Ethan Bronner, the departing New York Times Jerusalem bureau chief, engaged his critics yesterday in a panel discussion at the annual Jewish Funders Network conference at the Tel Aviv Hilton. Despite the presence of two other journalists, the spotlight was clearly on Bronner—and his employer. At the outset, Bronnner drew a distinction between journalism and advocacy, declaring that championing Israel is “not my job,” adding: “our correspondents in India, Brazil, and South Africa are considered enemies of the state; that’s journalism.” Anticipating, or perhaps attempting to head off, criticism of his reporting, he noted, “Headlines, photographs, and captions, over which I have no control, are my biggest problem.”
Following up, a questioner brought up Bronner’s March 7th front page story, “Mideast Din Drowns Out Palestinians,” which was accompanied by a photograph of two Israeli soldiers firing guns and captioned: “Israeli soldiers fired at Palestinian stone throwers in the West Bank town of al Ram, near East Jerusalem, last month.” The Committee for Accuracy in Middle East Reporting in America (CAMERA) noticed a problem with the photo: the soldiers were firing non-lethal rubber bullets. After the Times‘ foreign editor was contacted about the misleading photograph, the paper published a correction which stated: “While the soldiers were indeed firing rifles at stone throwers in the West Bank town of Al Ram last month, the rifles contained rubber bullets.” Bronner threw his editors overboard and stated that the illustration was “definitely a bad choice,” explaining that an inexperienced photo editor had been assigned to the story. “90 percent of the problems I face are in competence, not conspiracy,” he added, before issuing a plea that the Times be judged on “what we do on a daily basis,” not isolated mistakes.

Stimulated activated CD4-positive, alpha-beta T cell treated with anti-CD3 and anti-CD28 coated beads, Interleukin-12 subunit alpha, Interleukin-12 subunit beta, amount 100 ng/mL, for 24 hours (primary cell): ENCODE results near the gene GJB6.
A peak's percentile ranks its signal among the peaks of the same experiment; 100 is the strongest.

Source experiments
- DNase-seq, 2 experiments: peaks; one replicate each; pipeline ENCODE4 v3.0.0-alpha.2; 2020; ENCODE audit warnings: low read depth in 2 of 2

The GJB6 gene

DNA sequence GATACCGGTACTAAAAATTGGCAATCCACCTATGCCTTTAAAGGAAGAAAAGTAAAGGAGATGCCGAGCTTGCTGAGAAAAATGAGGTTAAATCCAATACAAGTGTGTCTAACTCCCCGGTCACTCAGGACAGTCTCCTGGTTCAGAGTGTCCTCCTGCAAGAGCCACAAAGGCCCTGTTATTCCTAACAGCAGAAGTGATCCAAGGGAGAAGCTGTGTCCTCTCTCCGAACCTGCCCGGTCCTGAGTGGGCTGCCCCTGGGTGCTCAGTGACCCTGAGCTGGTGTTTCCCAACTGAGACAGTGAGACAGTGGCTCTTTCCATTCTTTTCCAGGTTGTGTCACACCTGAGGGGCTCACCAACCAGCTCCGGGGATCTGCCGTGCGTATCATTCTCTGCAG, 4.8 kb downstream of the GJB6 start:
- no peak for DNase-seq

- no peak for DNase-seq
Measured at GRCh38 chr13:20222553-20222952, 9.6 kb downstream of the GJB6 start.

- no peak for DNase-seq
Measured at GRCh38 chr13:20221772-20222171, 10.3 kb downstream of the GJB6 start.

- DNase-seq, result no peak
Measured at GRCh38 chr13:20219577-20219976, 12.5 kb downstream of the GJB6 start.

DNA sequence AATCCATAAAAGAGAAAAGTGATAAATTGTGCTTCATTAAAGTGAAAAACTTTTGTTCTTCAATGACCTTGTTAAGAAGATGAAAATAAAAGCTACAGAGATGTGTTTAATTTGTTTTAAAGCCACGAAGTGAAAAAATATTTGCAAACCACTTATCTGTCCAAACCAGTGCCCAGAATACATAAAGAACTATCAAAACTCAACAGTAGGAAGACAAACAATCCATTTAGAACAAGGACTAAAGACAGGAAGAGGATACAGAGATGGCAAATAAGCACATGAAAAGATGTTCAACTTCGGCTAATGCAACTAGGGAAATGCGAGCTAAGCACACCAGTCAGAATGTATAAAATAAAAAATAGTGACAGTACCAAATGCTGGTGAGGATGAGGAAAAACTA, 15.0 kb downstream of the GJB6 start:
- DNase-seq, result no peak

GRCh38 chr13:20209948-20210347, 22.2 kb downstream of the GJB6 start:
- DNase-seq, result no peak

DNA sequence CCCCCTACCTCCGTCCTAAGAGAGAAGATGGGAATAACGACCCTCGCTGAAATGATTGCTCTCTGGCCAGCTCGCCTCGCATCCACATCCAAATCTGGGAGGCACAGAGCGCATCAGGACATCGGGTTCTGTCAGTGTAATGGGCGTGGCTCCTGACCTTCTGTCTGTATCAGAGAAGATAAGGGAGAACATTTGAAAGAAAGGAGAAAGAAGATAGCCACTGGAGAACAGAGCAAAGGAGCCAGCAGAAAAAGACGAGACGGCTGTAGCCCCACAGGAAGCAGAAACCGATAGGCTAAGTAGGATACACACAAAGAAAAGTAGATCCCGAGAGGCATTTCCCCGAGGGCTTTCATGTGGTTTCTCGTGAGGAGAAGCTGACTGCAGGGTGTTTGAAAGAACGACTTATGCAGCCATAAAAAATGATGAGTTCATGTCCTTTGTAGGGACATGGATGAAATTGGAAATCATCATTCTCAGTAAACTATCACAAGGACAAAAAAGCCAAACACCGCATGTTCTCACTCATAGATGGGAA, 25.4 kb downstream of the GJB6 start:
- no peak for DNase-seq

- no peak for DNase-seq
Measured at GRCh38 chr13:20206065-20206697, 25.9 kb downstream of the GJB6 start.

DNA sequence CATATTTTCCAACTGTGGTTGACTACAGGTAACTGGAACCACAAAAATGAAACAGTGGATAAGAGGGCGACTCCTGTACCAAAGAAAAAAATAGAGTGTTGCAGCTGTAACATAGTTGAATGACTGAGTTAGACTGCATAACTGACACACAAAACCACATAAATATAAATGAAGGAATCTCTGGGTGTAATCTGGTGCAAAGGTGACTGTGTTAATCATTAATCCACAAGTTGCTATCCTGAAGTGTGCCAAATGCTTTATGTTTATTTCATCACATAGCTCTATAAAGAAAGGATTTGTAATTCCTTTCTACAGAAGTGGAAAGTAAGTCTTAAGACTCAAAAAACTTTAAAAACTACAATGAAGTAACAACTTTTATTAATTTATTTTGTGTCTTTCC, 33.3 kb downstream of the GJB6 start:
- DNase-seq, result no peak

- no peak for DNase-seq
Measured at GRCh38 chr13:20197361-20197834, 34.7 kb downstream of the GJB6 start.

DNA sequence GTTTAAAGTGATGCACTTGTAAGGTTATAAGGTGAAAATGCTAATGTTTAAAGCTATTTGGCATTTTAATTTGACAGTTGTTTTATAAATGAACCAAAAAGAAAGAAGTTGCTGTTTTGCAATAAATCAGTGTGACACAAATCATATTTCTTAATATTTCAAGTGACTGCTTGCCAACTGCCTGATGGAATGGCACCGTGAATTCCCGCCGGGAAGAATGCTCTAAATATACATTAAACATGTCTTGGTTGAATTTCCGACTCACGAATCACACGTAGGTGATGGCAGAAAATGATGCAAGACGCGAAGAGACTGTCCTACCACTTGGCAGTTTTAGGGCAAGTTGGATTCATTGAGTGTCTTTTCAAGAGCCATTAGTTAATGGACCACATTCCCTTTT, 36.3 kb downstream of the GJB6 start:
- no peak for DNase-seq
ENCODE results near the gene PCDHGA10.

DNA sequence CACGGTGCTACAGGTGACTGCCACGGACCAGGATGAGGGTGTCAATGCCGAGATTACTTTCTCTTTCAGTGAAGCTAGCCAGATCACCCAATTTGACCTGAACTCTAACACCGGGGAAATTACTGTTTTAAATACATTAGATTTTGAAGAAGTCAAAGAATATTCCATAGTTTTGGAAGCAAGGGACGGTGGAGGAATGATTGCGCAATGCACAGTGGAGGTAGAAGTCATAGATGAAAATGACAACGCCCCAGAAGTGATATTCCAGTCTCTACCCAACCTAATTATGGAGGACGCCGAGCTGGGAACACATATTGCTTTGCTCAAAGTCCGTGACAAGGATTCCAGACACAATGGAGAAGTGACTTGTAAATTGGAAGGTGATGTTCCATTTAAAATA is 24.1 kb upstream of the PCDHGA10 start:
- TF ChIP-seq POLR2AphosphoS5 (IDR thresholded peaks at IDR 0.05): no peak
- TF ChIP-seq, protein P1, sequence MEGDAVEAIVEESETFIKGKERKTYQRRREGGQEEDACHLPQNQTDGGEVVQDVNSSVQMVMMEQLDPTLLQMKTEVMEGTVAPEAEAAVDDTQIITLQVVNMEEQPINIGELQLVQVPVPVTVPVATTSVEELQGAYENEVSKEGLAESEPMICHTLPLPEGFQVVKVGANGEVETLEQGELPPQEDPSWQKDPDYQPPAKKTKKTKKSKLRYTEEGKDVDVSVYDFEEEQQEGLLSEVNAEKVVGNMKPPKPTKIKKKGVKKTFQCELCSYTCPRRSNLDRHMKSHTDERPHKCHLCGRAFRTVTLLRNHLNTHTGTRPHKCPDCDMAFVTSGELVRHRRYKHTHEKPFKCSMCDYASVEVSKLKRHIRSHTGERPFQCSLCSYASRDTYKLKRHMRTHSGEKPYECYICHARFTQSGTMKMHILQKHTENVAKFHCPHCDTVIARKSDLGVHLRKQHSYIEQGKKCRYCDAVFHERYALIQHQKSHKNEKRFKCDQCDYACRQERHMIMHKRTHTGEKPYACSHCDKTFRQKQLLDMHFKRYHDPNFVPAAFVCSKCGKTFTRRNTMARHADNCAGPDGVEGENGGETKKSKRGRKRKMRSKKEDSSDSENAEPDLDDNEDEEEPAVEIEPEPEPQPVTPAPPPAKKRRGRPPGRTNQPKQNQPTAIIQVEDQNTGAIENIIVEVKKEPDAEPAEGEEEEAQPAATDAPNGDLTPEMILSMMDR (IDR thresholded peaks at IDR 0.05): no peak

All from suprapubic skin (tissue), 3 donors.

Not content to leave it at that, Bronner noted that a photograph rarely portrays a clear moral picture, and argued, “You don’t run two pictures, so you run the one of the more victimized. Photo editors look for the more exotic, and Israelis tend to be less exotic.”
During the Q & A, I asked Bronner to comment on Times columnist Tom Friedman’s recent claim that Israeli Prime Minister Netanyahu’s standing ovations during his address to Congress last year were “bought and paid for by the Israel lobby” as well as on Netanyahu’s subsequent rejection of an invitation to contribute to the Times‘ op-ed page. He hedged his answer by claiming that while Friedman’s phrase was “unfortunate,” he understood that the columnist’s words stemmed from the fact that the speech took place “while AIPAC was in session” and that a number of members of Congress had given their visitor’s gallery passes to AIPAC members who were “up in the balcony craning to see if their representatives were standing” during the applause lines. As to Netanyahu’s refusal to write an article, he said, “Bibi made a mistake.” The op-ed page exists, he said, to “stir the pot,” and with American opinion polls so overwhelmingly pro-Israel, it should not be surprising that it often runs pieces that go against “conventional wisdom.”
Bronner was calm, professional, and articulate in vigorously defending his tenure at the newspaper of record, in what The Scroll has called “journalism’s most controversial post.” “When something is surprising, it’s news,” he said. These days, news about Israel, he concluded, is “rarely surprising.”
Morton Landowne is executive director of Nextbook Inc.